By Kim Walter
FRONT ROYAL -- Monday, Nov. 19, 2012, started off as any other school day would have for 16-year-old Taylor Longmire. She woke up, went to Warren County High School and settled in to the Certified Nurse Aid class at Lynn Care Center.
However, by the end of the day, Taylor was heavily sedated from an emergency procedure that ended up saving her life.
Taylor, now 17, remembers developing an abnormally painful headache that morning. She tried to ignore it initially, but within a half hour the pain was so great that she couldn't stand.
She became sweaty and vomited several times. Teachers and nurses checked her blood sugar, and asked if she might have the flu.
The Lynn Care Center is attached to Warren Memorial Hospital, but by the time the girl was taken to the emergency room, she was unresponsive.
Taylor's father, James Longmire, remembers getting the call that "something was terribly wrong" with his daughter.
"Once they said she wasn't breathing, wasn't responding, I dropped what I was doing and took off for the hospital," he said. "About 20 miles out they told me the helicopter was ... was coming to take her to Charlottesville."
Kari Longmire, Taylor's mother, was hundreds of miles away in North Carolina dealing with the passing of her father. She, too, raced home upon realizing just how serious Taylor's condition was becoming.
"We kept hearing that she might not make it," she said. "And I just couldn't understand why this was happening to my child, especially when I wasn't there."
When Dr. Kenneth Liu, neurosurgeon at University of Virginia Health System, met Taylor, he said his main focus was to simply keep her alive. After investigation, Liu diagnosed Taylor with an arterial vascular malformation -- bleeding in the brain.
Even if surgery to remove the malformation was successful, Liu said he anticipated that Taylor would be partially paralyzed. The spot of the brain stem where it was located impacts coordination, hearing and sight, he said.
"I remember the elevator ride up with Taylor's dad, trying to explain to him the reality of the situation without losing hope," he said. "But honestly, AVMs like the one Taylor had can be catastrophic. I wasn't sure how it was all going to play out."
After several hours of waiting, hoping and praying, Taylor's family and other supporters learned that the malformation was removed. However, the journey beyond that still looked bleak.
"We were heartbroken. You think of this healthy, happy person with a bright future ... " her father said, pausing to collect himself. "And suddenly you find out she could be a vegetable, unable to enjoy life."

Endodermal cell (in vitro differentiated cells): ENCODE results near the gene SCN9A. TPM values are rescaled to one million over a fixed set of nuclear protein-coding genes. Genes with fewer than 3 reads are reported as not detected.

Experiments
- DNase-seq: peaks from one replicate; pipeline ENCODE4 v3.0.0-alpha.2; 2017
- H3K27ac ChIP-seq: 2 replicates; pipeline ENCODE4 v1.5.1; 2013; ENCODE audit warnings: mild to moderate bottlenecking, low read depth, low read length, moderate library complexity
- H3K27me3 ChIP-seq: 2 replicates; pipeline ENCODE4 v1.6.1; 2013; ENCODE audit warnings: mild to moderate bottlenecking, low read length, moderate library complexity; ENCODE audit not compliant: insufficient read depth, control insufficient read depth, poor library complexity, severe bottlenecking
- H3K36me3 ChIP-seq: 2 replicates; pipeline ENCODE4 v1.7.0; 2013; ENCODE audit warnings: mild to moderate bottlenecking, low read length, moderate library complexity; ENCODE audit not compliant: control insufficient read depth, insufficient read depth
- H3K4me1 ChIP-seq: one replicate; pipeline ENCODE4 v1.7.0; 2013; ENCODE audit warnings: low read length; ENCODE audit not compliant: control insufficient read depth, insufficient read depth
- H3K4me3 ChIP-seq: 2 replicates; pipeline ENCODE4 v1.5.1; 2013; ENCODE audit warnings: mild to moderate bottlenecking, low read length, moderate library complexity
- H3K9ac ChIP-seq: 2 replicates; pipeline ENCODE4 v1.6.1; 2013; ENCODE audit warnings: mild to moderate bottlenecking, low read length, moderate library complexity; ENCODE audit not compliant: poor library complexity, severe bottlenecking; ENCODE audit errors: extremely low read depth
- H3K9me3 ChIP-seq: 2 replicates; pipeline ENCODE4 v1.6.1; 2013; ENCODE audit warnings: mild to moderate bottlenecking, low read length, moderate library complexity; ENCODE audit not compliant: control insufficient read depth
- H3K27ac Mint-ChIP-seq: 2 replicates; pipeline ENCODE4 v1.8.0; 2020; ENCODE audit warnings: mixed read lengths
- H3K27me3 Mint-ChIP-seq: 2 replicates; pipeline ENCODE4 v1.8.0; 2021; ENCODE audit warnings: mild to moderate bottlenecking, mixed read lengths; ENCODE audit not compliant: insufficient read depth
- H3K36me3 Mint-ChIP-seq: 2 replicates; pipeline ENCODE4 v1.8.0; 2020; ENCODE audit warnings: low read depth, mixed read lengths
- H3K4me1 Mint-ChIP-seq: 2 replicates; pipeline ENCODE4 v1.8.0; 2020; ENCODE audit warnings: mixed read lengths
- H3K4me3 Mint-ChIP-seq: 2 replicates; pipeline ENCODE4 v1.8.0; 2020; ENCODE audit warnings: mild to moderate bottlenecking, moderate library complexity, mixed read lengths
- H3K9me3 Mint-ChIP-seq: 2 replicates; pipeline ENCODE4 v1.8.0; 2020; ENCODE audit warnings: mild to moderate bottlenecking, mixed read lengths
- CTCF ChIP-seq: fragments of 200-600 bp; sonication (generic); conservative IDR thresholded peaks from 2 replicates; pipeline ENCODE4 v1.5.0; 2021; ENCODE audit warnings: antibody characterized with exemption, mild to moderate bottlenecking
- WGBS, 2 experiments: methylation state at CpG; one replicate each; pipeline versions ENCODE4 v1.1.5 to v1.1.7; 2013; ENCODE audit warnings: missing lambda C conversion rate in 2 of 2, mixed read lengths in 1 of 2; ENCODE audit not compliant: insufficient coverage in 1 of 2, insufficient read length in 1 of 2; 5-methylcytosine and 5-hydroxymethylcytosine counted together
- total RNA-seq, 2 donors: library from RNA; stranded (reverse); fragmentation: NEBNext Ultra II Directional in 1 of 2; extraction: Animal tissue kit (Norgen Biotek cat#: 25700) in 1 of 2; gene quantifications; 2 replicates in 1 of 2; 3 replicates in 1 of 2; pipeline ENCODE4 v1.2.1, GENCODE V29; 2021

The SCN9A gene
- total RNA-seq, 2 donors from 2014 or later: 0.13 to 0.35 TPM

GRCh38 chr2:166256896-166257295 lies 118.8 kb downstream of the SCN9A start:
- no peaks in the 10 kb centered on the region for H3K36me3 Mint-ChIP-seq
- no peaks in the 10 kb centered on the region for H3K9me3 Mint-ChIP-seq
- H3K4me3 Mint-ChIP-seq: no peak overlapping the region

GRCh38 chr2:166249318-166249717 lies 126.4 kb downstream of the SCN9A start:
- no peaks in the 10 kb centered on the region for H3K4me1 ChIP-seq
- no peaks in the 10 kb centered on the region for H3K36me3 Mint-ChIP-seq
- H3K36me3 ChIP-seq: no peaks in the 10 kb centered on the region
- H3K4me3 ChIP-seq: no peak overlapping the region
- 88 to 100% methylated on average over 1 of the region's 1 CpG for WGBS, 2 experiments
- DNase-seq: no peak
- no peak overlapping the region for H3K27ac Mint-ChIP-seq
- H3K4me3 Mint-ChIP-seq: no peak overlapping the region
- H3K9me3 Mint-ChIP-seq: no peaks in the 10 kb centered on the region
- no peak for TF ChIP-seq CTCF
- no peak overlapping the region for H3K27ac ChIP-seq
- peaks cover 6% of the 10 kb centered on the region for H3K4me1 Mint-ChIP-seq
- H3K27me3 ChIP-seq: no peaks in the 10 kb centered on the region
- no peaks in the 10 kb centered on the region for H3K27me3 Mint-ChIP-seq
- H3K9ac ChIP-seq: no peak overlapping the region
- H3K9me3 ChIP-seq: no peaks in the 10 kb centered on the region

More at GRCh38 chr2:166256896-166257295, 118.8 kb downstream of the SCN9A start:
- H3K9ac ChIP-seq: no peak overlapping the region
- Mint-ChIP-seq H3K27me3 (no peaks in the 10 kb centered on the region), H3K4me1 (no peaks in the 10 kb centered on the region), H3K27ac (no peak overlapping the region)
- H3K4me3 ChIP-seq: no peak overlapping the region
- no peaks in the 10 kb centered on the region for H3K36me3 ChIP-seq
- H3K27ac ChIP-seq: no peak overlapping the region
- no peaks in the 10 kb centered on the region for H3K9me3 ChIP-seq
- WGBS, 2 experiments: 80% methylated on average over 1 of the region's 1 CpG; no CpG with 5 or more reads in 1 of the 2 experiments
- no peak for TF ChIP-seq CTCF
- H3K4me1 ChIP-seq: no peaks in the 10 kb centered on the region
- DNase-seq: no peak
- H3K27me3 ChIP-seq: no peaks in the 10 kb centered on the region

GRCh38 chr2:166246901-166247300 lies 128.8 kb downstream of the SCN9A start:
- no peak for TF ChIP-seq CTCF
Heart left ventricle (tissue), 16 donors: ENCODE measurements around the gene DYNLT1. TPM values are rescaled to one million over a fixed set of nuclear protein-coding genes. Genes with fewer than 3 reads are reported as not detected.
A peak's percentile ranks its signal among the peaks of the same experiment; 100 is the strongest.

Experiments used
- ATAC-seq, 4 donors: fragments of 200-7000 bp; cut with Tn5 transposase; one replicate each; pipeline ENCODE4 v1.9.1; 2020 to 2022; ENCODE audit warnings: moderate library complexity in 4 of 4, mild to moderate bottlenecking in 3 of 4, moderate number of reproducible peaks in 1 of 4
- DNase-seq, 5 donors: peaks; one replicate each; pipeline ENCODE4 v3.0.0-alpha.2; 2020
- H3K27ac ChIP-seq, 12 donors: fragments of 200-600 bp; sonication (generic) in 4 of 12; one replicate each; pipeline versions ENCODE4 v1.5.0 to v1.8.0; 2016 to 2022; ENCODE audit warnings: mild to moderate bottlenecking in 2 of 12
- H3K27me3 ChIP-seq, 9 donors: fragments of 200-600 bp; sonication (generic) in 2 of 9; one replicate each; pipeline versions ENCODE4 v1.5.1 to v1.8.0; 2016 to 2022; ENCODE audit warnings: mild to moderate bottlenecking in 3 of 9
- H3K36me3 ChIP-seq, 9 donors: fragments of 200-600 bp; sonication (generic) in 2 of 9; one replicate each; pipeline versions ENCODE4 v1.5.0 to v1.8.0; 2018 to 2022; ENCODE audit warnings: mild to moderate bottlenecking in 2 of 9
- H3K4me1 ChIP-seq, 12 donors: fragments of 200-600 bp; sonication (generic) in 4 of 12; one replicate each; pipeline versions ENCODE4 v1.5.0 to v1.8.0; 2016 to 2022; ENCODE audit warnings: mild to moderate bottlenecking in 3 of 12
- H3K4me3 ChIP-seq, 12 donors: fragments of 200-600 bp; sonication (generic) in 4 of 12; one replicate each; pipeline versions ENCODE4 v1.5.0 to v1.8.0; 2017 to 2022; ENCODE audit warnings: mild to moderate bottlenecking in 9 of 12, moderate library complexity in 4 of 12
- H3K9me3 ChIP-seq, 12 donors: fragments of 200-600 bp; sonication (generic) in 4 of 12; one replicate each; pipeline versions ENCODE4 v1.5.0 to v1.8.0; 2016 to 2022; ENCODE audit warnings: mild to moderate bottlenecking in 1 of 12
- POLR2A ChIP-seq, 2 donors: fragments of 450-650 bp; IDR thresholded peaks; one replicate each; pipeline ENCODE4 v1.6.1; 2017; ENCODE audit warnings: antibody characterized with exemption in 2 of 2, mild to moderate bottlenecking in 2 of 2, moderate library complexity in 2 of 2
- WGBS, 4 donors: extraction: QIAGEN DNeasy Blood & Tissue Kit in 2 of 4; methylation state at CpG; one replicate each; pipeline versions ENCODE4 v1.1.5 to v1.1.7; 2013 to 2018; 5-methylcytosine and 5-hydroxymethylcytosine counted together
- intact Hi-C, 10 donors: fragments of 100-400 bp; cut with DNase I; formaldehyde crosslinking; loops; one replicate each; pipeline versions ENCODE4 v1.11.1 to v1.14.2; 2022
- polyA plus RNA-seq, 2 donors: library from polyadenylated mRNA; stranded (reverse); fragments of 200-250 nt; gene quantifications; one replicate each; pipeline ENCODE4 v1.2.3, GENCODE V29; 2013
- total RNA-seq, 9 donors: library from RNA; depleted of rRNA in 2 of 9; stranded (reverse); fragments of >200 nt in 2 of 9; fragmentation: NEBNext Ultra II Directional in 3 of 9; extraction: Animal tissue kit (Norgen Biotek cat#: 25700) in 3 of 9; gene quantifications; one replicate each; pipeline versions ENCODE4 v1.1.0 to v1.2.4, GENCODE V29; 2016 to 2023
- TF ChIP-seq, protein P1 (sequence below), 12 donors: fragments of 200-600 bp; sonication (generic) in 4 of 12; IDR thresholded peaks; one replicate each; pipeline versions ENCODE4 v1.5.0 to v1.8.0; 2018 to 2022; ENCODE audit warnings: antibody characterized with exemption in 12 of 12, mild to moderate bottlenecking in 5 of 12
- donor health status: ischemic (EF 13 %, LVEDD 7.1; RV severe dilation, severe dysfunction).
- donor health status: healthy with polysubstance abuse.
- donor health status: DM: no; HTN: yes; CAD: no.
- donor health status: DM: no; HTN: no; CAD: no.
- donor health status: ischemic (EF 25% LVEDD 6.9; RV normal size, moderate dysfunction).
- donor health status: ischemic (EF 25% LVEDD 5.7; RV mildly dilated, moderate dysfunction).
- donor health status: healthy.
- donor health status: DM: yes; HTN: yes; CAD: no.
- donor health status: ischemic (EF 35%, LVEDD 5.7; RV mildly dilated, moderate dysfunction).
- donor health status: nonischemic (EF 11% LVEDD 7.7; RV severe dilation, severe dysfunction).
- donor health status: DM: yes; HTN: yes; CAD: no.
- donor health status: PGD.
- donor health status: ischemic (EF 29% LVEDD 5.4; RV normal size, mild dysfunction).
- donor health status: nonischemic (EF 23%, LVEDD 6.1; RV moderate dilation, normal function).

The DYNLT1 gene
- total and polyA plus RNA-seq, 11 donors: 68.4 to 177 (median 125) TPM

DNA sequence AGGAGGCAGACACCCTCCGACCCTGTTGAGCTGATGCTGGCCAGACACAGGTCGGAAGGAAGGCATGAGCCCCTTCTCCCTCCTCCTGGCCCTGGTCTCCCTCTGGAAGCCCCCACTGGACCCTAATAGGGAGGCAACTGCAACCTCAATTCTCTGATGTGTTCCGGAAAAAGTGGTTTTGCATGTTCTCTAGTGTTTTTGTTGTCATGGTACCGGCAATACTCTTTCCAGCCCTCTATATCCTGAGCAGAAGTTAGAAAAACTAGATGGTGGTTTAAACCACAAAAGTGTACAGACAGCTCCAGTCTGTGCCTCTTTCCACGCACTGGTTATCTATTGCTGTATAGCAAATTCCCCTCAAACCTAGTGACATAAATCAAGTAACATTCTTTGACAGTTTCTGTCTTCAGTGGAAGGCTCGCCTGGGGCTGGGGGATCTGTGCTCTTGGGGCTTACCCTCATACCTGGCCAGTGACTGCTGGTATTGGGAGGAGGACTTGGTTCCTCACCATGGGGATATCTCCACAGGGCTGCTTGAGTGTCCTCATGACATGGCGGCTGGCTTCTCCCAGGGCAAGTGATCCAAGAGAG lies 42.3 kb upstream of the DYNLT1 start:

When two of Taylor's travel softball coaches, also longtime family friends, visited her the day after her surgery, the girl surprised everyone. Taylor was unable to speak, but responded by moving her toes, feet and then legs.
"That was amazing," her father said. "At that moment, we said, 'We're OK, we're not paralyzed, but we've got a road ahead.'"
Liu said that someone like Taylor could expect to stay in the hospital for at least six weeks, and then begin therapy to regain strength and coordination necessary to do everyday things.
Once again, Taylor shocked friends, family and hospital staff. Just eight days after the procedure, she was, with a little help and a cane, walking down the hall.
After two weeks in Charlottesville, Taylor was transferred to Winchester Rehabilitation Center. She spent 10 days there before being allowed to go home to continue therapy on an outpatient basis.
By the end of December, Taylor, who has been playing softball since she was 9 years old, was working to get back in the game. She said she focused on the coordination that would allow her to swing a bat, and hit, throw and catch a ball.
At the Warren Memorial Hospital Outpatient Center, Taylor worked with physical, occupational and speech therapists several times a week. The staff was inspired by how determined Taylor was to get back to her former self.
"Taylor is a fighter," said Mike Mitchell, her personal trainer. "We had to make her go a little slower than she wanted, just to make sure we covered our bases, but this girl isn't about to let anyone tell her she can't do something."
Contrary to what doctors had predicted, Taylor was able to keep up with classes via home schooling by January. She's now running, jumping and moving with hardly any sign of what she's been through. She even managed to briefly participate in a couple games with her varsity softball team toward the end of the season.
Now in her senior year, Taylor is back in school full time and training to get back on the field with her team in the spring. She said she hopes to become a physical therapist after graduation. Going back to high school was a bit tough, though, as friends and peers acted awkwardly around her.
"Some kids would talk so slow, like I couldn't understand them or something," she said. "But I'm all here. I'm moving forward."
Taylor's father said one thing he noticed after his daughter's experience was an increased level of maturity and self-confidence. Her mother said the girl makes her proud each and every day with the way she works and perseveres.
Liu, also an assistant professor of neurological surgery and radiology, said he's told Taylor's story to many students and colleagues since the outcome was so exceptional. He was pleased to report that Taylor is completely cured, but insisted that there were many moving pieces that allowed her such success.
"That day, people did their jobs efficiently and with care. If I had seen Taylor a couple hours later, I think this story would've ended much differently," he said. "This is a stand-out patient and story to me. It really is a miracle."
Contact staff writer Kim Walter at 540-465-5137 ext. 191, or firstname.lastname@example.org